Medications, Mindfulness and More Alternatives to Opioids for Treating Pain

January 27, 2017 6:00 AM

Opioid addiction and chronic pain are both highly prevalent in the U.S. How alternate treatment options can be more effective and less dangerous while easing the suffering.

A group of seniors meditating

Pain is the most common reason people seek medical care, according to the National Institutes of Health.

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“The prevalence of chronic pain in the U.S. is difficult to estimate, but its impact is profound,” says Daniel Berland, M.D., clinical assistant professor of medicine at Michigan Medicine. “One hundred million Americans suffer daily pain symptoms, and chronic pain is the leading cause of long-term disability in our country. These numbers will only increase as our population ages, amplifying the need for effective, accessible interventions to manage chronic pain and preserve function.”

One common treatment for pain is the use of opioid medications. But these come at the cost of potential worse pain and function, plus dependence or addiction. Opioids sometimes do more harm than good.

“There are a number of patients who have opioid-induced hyperalgesia, or an increased sensitivity to pain,” says Ronald Wasserman, M.D., assistant professor of anesthesiology, service chief for pain medicine and director of the University of Michigan Back and Pain Center. “With hyperalgesia, patients are on a higher dose of opioids but not responding. These patients tend to have more widespread pain, and the opioids are actually causing the increase and spreading the pain. This process and understanding of these brain mechanisms is poorly understood.”

“Clearly we have an opioid epidemic in this country, so our goal for patients is to ease pain and help get them off these high-dose opioids that could actually be causing them more pain.”

The evidence showing opioids to be effective in the treatment of chronic pain is lacking, Wasserman adds, yet numerous studies indicate the significant risks associated with the drugs.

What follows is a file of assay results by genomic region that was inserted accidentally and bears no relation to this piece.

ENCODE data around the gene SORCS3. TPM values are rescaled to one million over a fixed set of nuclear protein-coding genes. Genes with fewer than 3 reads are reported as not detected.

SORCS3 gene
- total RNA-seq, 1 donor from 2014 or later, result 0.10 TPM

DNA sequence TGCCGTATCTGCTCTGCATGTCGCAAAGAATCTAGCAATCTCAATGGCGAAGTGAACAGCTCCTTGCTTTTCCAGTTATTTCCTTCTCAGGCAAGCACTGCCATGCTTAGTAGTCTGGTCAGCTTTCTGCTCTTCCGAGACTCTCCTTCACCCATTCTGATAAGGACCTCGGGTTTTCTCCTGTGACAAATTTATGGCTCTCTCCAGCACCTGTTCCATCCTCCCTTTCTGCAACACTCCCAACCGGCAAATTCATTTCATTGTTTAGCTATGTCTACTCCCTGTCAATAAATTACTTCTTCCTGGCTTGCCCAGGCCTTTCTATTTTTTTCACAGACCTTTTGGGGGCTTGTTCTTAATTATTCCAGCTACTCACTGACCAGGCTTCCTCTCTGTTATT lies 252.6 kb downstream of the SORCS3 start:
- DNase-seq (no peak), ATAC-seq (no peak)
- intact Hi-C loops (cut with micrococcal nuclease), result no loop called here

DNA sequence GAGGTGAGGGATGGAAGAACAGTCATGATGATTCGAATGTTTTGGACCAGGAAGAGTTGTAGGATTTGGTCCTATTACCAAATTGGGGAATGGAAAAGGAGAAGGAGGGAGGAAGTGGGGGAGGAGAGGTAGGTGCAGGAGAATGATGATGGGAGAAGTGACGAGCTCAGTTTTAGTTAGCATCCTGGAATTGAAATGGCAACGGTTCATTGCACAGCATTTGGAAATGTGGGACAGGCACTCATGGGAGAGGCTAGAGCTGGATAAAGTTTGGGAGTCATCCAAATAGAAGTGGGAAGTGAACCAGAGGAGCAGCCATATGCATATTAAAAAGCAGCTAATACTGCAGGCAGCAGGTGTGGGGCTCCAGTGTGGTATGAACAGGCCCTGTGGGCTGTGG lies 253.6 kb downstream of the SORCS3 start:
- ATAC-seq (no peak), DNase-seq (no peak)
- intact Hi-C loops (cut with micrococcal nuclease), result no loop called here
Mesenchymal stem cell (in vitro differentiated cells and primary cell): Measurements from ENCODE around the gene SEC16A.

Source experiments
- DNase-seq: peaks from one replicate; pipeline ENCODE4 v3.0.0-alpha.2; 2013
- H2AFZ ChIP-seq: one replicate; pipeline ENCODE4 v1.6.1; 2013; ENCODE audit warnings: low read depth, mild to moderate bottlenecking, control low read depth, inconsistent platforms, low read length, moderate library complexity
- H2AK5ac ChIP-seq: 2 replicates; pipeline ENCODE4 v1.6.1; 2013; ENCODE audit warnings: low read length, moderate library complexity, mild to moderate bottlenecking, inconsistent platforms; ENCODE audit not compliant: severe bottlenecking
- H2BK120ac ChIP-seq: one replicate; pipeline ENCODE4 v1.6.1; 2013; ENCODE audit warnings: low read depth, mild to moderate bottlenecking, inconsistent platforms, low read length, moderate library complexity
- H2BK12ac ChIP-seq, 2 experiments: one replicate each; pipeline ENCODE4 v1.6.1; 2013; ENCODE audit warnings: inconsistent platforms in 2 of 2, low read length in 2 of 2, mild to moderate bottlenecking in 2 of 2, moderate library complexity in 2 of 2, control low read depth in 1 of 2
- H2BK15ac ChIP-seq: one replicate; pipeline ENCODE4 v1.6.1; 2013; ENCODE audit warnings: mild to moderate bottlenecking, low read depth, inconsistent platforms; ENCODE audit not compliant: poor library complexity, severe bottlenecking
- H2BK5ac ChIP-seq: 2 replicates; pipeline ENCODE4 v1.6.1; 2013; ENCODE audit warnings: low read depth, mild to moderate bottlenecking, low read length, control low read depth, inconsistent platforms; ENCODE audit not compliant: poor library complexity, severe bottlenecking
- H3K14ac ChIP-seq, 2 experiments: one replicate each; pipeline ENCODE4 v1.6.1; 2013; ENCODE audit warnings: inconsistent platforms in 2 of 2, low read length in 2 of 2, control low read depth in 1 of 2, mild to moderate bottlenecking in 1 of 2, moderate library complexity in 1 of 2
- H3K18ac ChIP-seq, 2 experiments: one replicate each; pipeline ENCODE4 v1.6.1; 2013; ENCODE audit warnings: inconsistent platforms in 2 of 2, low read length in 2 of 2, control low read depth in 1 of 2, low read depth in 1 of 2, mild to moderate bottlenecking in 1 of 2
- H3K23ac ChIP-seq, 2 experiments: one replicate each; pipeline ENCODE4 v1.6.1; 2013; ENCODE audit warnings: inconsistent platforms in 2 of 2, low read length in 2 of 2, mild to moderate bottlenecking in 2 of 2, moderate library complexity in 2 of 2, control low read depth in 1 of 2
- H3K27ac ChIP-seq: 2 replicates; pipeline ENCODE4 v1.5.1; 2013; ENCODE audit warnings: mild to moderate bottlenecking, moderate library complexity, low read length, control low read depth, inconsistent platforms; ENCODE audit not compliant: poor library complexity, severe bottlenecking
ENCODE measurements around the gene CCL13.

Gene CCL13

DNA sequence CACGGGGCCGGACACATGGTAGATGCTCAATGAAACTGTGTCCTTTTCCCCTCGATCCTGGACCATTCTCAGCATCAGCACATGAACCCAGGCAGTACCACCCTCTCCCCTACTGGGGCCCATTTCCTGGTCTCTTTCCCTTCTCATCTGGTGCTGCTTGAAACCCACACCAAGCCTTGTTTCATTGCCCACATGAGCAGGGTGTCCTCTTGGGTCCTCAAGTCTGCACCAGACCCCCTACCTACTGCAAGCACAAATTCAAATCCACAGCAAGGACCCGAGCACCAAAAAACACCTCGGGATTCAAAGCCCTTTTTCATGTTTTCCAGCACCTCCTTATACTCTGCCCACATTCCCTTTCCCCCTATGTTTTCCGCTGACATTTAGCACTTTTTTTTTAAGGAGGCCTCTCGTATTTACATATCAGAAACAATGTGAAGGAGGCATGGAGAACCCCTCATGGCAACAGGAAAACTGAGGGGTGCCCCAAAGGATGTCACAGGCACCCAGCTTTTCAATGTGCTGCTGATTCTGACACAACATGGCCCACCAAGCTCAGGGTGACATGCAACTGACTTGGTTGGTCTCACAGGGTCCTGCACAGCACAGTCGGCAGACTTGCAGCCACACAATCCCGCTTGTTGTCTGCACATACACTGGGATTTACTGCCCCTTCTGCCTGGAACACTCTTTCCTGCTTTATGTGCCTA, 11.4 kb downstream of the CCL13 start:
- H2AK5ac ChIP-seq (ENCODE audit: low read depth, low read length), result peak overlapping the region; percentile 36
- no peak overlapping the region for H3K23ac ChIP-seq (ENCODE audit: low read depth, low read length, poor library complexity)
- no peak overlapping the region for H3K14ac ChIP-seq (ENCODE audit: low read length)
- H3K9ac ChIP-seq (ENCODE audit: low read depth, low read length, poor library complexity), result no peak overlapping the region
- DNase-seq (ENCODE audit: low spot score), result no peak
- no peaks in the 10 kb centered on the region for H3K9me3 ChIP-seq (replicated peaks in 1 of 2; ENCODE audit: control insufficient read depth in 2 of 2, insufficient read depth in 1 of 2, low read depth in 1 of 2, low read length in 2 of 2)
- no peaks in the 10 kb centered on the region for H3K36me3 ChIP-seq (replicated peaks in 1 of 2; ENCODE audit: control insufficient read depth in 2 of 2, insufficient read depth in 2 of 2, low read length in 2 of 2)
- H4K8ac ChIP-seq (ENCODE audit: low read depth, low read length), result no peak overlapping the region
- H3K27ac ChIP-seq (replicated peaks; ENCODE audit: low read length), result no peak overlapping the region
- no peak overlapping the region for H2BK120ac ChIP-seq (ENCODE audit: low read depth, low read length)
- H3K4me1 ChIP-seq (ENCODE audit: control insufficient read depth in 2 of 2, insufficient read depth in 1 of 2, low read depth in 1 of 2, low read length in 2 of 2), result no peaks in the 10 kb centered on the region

Because of this, Wasserman and Berland, both part of the University of Michigan Comprehensive Musculoskeletal Center, use intervention techniques that do not include prescribing opioids.

Ronald Wasserman, M.D. assistant professor of anesthesiology
"Our goal for patients is to ease pain and help get them off these high-dose opioids that could actually be causing them more pain."
Ronald Wasserman, M.D.

Treatments options

Pain can often be effectively managed through treatments such as:

  • Injections, patches or ointments (for pain specific to one area)

  • Surgery

  • Physical therapy

  • Psychological counseling, depending on the patient’s specific pain concerns and history

  • Mindfulness techniques, such as meditation (not covered by insurance)

When Berland meets with new patients, he asks them how disabling their pain is, what they think brought on their pain and what has — and has not — worked in the past to manage it. By taking time to talk with patients, he explains, it’s not uncommon to discover underlying psychological sources that worsen their pain and suffering.

“Pain is often a multidisciplinary problem that requires a multidisciplinary approach,” he says.

“Many patients have had things happen to them in life that make their brains react excessively to the pain they have in their bodies. It’s not because they’re crazy or they want disability, but instead, their brain’s response to pain has effectively been altered by their lives.”

SEE ALSO: Opioids: When the Harms Outweigh the Benefits

Wasserman agrees. “Patients take opioids for different reasons, and we continually take part in research to better understand the reasons why opioids fail to work in the chronic pain patient.”

With this team approach in mind, there’s talk of establishing a multidisciplinary opioid detox clinic at Michigan Medicine dedicated to treating patients on high-dose opioids, either chronically or pre- and post-op, and weaning them down or off the drugs. If such a clinic should open, it would include physicians with expertise in the treatment of addiction and opioid dependence, as well as psychologists and social workers.

Non-opioid medications

If patients still need medication, a number of non-opioid options are available, such as:

  • Acetaminophen, such as Tylenol

  • Nonsteroidal anti-inflammatory drugs (NSAIDs), such as ibuprofen

  • Numerous so-called adjuvant medications that can improve pain, mood and sleep

With over-the-counter therapies, physicians should continue to monitor patients because excessive doses can cause liver or gastrointestinal problems.

Berland says these medications can be used alone or in combination with other pain relievers. For example, several classes of antidepressants and anticonvulsant medications have proved effective for some types of pain while also potentially benefiting mood and sleep.

Some patients, paradoxically, do better once they are weaned from existing pain medications.

Overall, it’s important for patients, working with their care providers, to set realistic treatment goals for functional improvement.

“While complete pain relief may not be possible, effective therapy should control pain in order to improve a person’s functioning at work and home, in social situations and while pursuing preferred activities,” Berland says.